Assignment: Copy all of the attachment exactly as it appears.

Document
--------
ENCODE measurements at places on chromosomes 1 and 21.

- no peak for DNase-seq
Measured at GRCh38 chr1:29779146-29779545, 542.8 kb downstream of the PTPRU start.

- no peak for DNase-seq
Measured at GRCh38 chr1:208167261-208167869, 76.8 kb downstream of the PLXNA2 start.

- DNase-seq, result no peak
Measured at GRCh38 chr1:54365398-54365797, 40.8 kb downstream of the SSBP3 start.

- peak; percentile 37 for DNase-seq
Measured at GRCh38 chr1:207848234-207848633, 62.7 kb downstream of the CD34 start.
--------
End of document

ENCODE measurements at places on chromosomes 1 and 21.

- no peak for DNase-seq
Measured at GRCh38 chr1:29779146-29779545, 542.8 kb downstream of the PTPRU start.

- no peak for DNase-seq
Measured at GRCh38 chr1:208167261-208167869, 76.8 kb downstream of the PLXNA2 start.

- DNase-seq, result no peak
Measured at GRCh38 chr1:54365398-54365797, 40.8 kb downstream of the SSBP3 start.

- peak; percentile 37 for DNase-seq
Measured at GRCh38 chr1:207848234-207848633, 62.7 kb downstream of the CD34 start.